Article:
Goldman Sachs is lining up the sale of the Kaufhaus des Westens (KaDeWe) in Berlin – Continental Europe’s largest department store – from within its Whitehall Funds global opportunistic real estate series.
The Real Estate Principal Investment Area (REPIA) of the Wall Street bank has been sounding out potential buyers for the KaDeWe store for a number of weeks, with bids expected to be in the region of €750 million when the process is fully under way, though no guide price has been given.
Among those said to be looking at the asset are large international pension funds, sovereign wealth funds and ultra-high net worth individuals.
The decision to sell the 60,000 square metre behemoth department store, which is the largest in Europe after Harrods in London, reflects a number of key themes that were underlined this week at the EXPO REAL trade show in Germany.
For one, demand for prime property in major cities is very strong. Broker Cushman & Wakefield revealed in its Winning in Growth Cities report this week how low global interest rates were luring investors towards commercial property markets in core global cities.
Michael Rhydderch, head of EMEA Capital Markets at Cushman & Wakefield, said: “Nervousness amongst investors caused by the sovereign debt crisis has focused most activity on the largest and most liquid markets and London has been the standout beneficiary from this. Going forward, however, it is clear that the major German cities will prove particularly attractive both in terms of their defensive qualities and the relative strength of their occupational markets. Although a complex market, Berlin will continue to increase its share of the investment market.”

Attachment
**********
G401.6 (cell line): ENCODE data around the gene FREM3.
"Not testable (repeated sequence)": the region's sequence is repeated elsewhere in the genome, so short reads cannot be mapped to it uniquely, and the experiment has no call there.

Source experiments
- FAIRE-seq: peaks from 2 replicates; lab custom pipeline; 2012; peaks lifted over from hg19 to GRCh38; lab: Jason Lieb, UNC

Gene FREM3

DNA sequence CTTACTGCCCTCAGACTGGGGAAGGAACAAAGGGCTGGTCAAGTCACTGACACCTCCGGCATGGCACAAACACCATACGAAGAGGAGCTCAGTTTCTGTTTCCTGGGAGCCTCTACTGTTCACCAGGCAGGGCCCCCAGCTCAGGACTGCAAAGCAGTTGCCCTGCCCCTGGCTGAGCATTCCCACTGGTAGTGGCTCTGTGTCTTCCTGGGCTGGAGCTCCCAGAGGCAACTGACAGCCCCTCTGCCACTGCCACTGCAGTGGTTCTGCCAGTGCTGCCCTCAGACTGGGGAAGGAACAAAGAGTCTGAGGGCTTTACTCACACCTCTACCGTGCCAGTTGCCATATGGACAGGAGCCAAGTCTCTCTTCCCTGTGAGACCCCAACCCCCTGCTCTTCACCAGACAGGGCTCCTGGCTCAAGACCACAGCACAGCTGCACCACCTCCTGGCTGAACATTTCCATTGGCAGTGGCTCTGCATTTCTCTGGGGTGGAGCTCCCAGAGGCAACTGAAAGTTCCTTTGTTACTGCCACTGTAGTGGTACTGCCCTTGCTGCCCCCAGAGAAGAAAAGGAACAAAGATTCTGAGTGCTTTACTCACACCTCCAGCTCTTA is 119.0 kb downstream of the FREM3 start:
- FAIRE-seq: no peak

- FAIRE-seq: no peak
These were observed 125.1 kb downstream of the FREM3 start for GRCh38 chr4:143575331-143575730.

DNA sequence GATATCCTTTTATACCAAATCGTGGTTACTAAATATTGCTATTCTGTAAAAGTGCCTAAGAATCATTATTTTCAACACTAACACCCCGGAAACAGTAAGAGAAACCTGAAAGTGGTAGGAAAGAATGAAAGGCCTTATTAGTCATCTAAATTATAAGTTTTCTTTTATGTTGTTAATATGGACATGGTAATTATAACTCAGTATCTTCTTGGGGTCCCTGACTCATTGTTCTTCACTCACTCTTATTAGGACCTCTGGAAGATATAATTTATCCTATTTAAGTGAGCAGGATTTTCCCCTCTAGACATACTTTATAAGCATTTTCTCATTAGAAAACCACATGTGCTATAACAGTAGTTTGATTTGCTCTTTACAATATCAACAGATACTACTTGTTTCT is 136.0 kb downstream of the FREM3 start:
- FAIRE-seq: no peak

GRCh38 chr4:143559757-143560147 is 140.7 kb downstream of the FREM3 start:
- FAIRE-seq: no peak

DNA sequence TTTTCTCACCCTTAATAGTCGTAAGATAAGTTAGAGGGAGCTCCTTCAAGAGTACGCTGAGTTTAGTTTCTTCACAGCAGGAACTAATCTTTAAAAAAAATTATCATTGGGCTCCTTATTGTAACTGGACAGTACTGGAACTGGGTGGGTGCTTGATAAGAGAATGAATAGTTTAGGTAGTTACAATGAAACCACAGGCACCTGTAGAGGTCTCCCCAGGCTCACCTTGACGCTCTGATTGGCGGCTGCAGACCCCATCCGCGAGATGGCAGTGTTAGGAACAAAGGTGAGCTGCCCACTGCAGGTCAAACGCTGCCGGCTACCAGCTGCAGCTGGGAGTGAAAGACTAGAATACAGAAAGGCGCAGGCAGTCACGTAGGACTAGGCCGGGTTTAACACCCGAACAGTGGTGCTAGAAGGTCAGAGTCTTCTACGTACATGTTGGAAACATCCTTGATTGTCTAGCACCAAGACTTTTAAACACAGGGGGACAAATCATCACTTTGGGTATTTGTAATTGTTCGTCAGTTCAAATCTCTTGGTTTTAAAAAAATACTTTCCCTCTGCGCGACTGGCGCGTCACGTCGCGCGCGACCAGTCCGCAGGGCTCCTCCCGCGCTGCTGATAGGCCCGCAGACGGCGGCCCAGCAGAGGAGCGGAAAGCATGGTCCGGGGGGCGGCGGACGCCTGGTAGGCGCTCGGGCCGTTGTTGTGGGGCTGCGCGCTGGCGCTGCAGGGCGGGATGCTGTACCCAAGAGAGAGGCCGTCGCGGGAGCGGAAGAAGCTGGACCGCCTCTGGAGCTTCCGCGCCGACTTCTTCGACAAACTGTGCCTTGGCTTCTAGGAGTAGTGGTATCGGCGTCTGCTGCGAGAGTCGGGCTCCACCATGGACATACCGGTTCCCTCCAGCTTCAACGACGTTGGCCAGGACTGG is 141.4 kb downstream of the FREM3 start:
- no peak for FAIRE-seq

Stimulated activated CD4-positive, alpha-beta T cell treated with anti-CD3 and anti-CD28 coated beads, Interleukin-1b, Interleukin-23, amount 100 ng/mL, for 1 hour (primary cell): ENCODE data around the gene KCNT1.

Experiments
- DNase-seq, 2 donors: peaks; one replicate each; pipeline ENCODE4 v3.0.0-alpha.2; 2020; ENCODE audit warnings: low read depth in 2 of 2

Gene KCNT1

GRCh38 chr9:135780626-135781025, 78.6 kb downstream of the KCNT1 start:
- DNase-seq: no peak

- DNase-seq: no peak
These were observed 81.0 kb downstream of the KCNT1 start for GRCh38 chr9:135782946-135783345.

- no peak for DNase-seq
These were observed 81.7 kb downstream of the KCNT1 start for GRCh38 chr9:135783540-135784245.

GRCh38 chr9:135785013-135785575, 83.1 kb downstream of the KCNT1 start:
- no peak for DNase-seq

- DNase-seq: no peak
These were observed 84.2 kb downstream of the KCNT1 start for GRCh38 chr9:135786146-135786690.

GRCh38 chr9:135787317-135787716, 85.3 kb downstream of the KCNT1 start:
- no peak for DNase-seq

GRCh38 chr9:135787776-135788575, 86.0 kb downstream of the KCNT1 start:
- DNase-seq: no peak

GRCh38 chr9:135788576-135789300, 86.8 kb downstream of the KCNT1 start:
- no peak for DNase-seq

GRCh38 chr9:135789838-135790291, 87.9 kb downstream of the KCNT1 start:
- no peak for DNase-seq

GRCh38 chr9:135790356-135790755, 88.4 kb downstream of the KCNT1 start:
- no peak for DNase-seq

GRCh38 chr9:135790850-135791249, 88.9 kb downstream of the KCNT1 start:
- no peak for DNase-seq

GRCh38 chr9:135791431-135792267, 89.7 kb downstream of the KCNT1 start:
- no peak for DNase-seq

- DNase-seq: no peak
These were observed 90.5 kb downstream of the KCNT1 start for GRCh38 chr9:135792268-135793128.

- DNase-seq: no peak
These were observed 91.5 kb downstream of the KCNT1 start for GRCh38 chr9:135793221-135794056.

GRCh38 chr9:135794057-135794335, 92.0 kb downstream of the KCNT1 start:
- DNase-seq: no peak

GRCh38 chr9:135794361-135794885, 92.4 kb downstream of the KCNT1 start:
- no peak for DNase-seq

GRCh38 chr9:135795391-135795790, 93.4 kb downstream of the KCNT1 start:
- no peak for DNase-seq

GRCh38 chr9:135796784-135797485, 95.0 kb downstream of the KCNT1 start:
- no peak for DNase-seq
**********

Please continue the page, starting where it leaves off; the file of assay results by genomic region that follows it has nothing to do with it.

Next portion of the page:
Today, that prediction seemed to have gained further credence as AXA Real Estate Investment Managers (AXA REIM) announced a 50,50 joint venture with Norges Bank Investment Management (NBIM) to buy two buildings in Germany, for a combined €784 million.
Yesterday at EXPO, property services firm DTZ highlighted the wall of money available for real estate investing in 2013 had increased 4 percent in the last six months to $311 billion.
Concerns over Europe’s sovereign debt crisis have meant transaction volumes and capital values in Europe have lagged behind Asia and the Americas in the last 18 months, but DTZ’s report said Europe saw the greatest increase in equity available, rising 7 percent to $58 billion.
The KaDeWe department store came under the ownership of REPIA’s Whitehall Funds in 2006 when it bought a 51 percent stake in the real estate assets of the Karstadt chain, including around 85 department stores and other assets. Two years later, RREEF, Pirelli, Generali and the Borletti family acquired the remaining 49 percent.
As part of the deal, the investors financed a portfolio of 47 Karstadt retail properties and other assets covering 778,000-square-metres of space in a CMBS transactions, known as Fleet Street Finance Two. The €1.12 billion CMBS deal though has been widely impacted by the troubles of Karstadt and its parent Arcandor, which both filed for insolvency in 2009. Billionaire investor Nicolas Berggruen then acquired the Karstadt chain in 2010.
The department store itself has a long and interesting history having first opened in 1907. Top end brand products sold in the store include Rolex, Boss, Armani, Gucci, Chanel, and Cartier.
If the sale completes this year, it could become the largest single asset deal in Germany, according to data from Real Capital Analytics.
Prior to AXA REIM’s announcement today, the largest has been the sale of an 80 percent stake in the Gropius Passagen shopping centre in Berlin to TIAA-CREF in joint venture with German real estate company Mfi Management fur ImmobilienMfi for a reported €341 million.